Kanban is a visual project management method that (among other things) optimizes workflow by displaying tasks on a board, limiting work in progress, and continuously improving processes based on feedback.
Its no secret that we love Kanban. In this post we'll share some tips we employ in order to use it effectively.
1. Keep it simple
It can be tempting to create a column for every little step a card can pass through, but it may lead to unnecessary complexity, and constantly checking in and moving a task quickly becomes old. We recommend that you start with a few simple columns that you know you're going to use, and let your board evolve naturally from there.
- We start with only three columns: "Backlog", "In progress", and "Done".
- As work items start becoming more complex we add the column "Ready for work". A card is taken from "Backlog", split into smaller, actionable cards (≤ 1 day of work per card), and moved into this new column.
- When we have a QA-process in place we might add a column called "Ready for review" that cards must touch before they can be moved to "Reviewed" or “Done”.
- If the product owner wants to record ideas in the board we can add an "Ideas" column to the left of the "Backlog" column.
- We continue gradually adding (and removing!) columns to improve our workflow.
2. Involve the team regularly
Assemble your team for brief daily sessions to go over the board. This allows everyone to check the current status of each card and easily understand the upcoming work. Additionally, it's an ideal time for daily planning or for team members to voice any issues or concerns about their work.
3. Card design
The Cards should offer precise definitions to eliminate ambiguity, ensuring that there's no room for subjective interpretations of the cards' purposes.
The level of detail required depends on the column the card is currently located in. Cards in an "Ideas" column can be very rough drafts, cards in "Backlog" must at a minimum convey the business requirements thoroughly, and cards in "Ready for work" should contain all necessary information required to start working on them.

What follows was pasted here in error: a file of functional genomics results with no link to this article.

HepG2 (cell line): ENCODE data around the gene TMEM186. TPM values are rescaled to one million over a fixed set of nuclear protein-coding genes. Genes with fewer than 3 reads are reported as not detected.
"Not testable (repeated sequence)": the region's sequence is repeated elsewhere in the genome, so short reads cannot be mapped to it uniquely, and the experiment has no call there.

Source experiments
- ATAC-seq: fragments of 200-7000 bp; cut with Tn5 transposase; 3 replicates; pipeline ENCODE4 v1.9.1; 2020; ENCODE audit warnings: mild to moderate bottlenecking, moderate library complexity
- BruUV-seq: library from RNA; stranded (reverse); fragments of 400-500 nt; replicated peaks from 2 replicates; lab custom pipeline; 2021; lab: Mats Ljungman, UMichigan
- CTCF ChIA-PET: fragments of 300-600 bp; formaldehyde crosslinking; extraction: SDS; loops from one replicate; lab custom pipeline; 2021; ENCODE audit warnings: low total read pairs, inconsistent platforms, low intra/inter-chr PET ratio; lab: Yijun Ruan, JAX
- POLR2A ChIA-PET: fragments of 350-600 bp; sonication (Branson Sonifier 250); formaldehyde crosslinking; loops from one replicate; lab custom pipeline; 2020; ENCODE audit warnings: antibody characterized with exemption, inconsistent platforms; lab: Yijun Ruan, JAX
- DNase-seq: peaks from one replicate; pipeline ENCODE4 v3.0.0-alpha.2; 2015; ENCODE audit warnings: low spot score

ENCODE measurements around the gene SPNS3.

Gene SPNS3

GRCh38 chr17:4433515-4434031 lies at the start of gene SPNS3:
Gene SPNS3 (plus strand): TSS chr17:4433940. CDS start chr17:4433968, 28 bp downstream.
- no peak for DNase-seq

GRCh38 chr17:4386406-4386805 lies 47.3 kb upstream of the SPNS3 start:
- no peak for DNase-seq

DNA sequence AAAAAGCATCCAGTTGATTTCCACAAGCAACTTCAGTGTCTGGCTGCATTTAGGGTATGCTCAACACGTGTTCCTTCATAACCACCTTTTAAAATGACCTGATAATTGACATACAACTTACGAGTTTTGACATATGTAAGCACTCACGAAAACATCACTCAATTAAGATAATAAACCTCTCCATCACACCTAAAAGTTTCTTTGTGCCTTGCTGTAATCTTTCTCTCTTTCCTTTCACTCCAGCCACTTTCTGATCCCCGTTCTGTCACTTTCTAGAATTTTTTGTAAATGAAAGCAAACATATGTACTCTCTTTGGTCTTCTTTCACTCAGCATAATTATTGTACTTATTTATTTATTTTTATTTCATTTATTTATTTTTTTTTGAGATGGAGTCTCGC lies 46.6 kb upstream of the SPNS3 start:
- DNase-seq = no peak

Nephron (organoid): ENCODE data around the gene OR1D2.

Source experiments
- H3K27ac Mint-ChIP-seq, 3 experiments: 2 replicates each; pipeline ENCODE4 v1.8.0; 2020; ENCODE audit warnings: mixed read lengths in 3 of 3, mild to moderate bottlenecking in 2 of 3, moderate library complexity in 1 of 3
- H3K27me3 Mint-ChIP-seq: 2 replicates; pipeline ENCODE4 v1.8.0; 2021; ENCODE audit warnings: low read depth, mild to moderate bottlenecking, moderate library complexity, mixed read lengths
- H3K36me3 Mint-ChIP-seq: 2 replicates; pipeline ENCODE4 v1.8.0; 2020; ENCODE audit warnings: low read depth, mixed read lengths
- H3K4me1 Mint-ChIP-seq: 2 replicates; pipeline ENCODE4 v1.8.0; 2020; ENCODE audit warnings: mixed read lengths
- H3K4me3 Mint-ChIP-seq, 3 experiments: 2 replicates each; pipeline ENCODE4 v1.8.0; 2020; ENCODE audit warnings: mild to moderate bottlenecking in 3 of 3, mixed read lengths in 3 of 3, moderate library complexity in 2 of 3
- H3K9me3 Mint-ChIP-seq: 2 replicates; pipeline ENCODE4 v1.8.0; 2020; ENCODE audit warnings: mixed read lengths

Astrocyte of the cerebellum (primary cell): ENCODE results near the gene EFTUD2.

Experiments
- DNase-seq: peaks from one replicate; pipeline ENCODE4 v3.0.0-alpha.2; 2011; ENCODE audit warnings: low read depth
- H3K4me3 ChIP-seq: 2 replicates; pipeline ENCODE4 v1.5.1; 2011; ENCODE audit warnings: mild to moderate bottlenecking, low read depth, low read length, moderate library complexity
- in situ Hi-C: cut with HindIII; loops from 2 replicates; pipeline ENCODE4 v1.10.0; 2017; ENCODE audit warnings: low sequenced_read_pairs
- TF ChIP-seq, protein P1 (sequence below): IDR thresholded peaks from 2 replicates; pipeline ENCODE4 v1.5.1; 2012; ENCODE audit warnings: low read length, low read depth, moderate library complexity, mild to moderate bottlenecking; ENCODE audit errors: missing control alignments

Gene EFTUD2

4. Blocked cards
A "blocked card" represents a work item that has encountered an obstacle or issue preventing it from progressing further in the workflow. It can be tempting to create a "Blocked" column where you can put cards out of play. While that is fine, we prefer to leave the card in its current column and make it visually distinguishable from other cards (e.g. a red background or label).
5. Don't forget to limit work in progress
By concentrating on fewer tasks at a time, teams can improve the quality of their work and reduce errors that often arise from too much multitasking. This focused approach also leads to faster task completion, as the reduced overhead of juggling multiple tasks allows for more efficient work.
Set a limit on how many cards can exist in columns at the same time. Pay extra attention to columns that are prone to bottlenecks.
6. Be explicit about the rules
Everyone on the team should at a minimum know:
- What conditions must be met in order for a card to move out of, or in to, each column.
- Which columns are mandatory and which are optional.
- What the limit (number of cards) of each column is and why it was set.
- When a card can be removed from the board.
7. Use swimlanes (only) for complex workflows
Swimlanes can be used to categorize tasks by type, priority, or team responsibility to enhance workflow clarity and focus. They are particularly useful for prioritizing urgent work (e.g. bugs), managing several related projects in a single board, and tracking dependencies.
8. Encourage continuous improvement
Regularly review the workflow and make incremental changes to solve problems as they arise. Create a culture of continuous improvement that keeps your board in alignment with changing demands, team composition, and goals.